Weekly Geeks #9: Challenges

This week’s Weekly Geeks was purposely a little relaxed after last week’s mad rush.

The theme this time around was ‘Challenges’; essentially, to work on and clean up the challenges each Weekly Geek participates in. Since I’m pretty good about keeping A Chain of Letters as organized as I can, I spent the week focusing on working toward the end of A Midsummer Night’s Challenge, hosted by your’s truly.

The outcome? Well, while I managed to read and review 3 of the 4 works I had intended, I’ve only heard back one other participant. I suppose I could have put more effort into reminding the others of the deadline, but I had intended this to be a relaxed challenge. And frankly, chasing down voluntary participants is closely akin to tilting at windmills. All I care about is that people had fun, and at the very least, I exposed a few more people to the concept of derivative fiction.

Oh, and good luck to all the participants in this weekend’s 24-hr Read-a-Thon!

A Midsummer Night’s Challenge Wrap-up

So here’s the Midsummer Challenge Wrap-up!

Becky did an amazing job reviewing the manga adaptation of A Midsummer NIght’s Dream. A link to it can be found on her challenge wrap-up post. She included some images so you can get a real good look at what the adaptation has to offer.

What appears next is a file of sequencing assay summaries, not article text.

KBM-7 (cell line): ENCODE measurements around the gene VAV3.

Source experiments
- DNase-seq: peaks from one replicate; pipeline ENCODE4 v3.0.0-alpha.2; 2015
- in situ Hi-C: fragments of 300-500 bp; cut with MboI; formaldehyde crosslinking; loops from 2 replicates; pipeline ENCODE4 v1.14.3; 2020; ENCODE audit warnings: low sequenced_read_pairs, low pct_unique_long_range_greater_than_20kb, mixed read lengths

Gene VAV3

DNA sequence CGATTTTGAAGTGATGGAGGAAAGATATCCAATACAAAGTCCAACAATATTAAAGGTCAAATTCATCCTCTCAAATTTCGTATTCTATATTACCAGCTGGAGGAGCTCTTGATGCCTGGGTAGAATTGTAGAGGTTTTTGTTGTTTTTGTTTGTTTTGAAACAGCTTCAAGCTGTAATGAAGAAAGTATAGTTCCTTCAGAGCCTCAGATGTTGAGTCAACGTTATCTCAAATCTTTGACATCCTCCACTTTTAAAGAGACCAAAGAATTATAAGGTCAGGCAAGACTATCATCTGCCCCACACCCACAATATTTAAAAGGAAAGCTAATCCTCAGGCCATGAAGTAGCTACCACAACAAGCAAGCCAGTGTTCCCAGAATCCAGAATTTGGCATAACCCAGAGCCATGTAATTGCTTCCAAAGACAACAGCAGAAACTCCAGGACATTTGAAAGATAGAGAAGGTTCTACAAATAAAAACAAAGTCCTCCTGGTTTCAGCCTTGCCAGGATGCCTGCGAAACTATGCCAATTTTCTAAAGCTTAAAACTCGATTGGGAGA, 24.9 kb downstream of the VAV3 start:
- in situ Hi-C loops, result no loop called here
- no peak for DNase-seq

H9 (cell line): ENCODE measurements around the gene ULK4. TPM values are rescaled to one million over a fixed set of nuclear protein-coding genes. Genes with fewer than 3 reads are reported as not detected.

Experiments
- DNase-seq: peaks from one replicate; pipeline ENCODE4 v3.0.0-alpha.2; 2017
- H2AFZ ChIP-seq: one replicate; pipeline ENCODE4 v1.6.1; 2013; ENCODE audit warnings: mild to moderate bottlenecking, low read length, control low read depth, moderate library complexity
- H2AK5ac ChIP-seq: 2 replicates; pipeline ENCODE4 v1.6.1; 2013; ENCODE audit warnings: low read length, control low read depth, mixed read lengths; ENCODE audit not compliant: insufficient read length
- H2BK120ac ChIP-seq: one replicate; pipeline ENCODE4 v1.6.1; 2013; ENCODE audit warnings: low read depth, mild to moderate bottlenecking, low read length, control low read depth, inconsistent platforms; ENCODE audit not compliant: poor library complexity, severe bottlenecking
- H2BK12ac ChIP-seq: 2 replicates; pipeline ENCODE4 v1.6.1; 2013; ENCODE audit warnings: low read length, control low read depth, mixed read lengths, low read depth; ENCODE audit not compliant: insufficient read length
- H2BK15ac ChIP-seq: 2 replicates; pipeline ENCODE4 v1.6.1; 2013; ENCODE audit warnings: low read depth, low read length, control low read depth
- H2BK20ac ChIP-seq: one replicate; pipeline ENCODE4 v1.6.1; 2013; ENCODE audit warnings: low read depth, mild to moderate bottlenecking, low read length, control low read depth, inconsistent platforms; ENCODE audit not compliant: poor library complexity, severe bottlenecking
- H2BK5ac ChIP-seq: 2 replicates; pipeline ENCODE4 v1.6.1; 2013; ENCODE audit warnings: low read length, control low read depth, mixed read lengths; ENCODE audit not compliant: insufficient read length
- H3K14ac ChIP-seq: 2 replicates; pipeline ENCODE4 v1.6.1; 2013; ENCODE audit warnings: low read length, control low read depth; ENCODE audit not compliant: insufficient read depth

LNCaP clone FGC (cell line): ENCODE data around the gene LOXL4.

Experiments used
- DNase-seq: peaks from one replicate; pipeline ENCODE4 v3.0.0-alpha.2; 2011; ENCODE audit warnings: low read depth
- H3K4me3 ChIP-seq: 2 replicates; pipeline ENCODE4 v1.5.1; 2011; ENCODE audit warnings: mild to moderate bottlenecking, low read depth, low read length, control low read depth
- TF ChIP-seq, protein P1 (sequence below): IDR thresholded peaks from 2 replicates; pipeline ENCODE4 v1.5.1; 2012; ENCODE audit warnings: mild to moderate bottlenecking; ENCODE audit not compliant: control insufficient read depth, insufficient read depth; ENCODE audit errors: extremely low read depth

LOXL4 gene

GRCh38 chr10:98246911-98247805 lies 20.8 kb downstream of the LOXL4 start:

Jessi read and reviewed Pratchett’s Lords and Ladies. Pratchett is one of my all-time favorite authors, and Jessi did a stellar job of passing on her impression of his novel. She also posted a hilarious Animaniacs episode focussing on A Midsummer Night’s Dream. I had no idea they had done one! Thank you Jessi!

Francesca outdid any expectations by reading Puck of Pook’s Hill in ITALIAN! Kipling is always an interesting read, and The Jungle Book is one of my favorites, but I can’t imagine how he must come across in another langauge.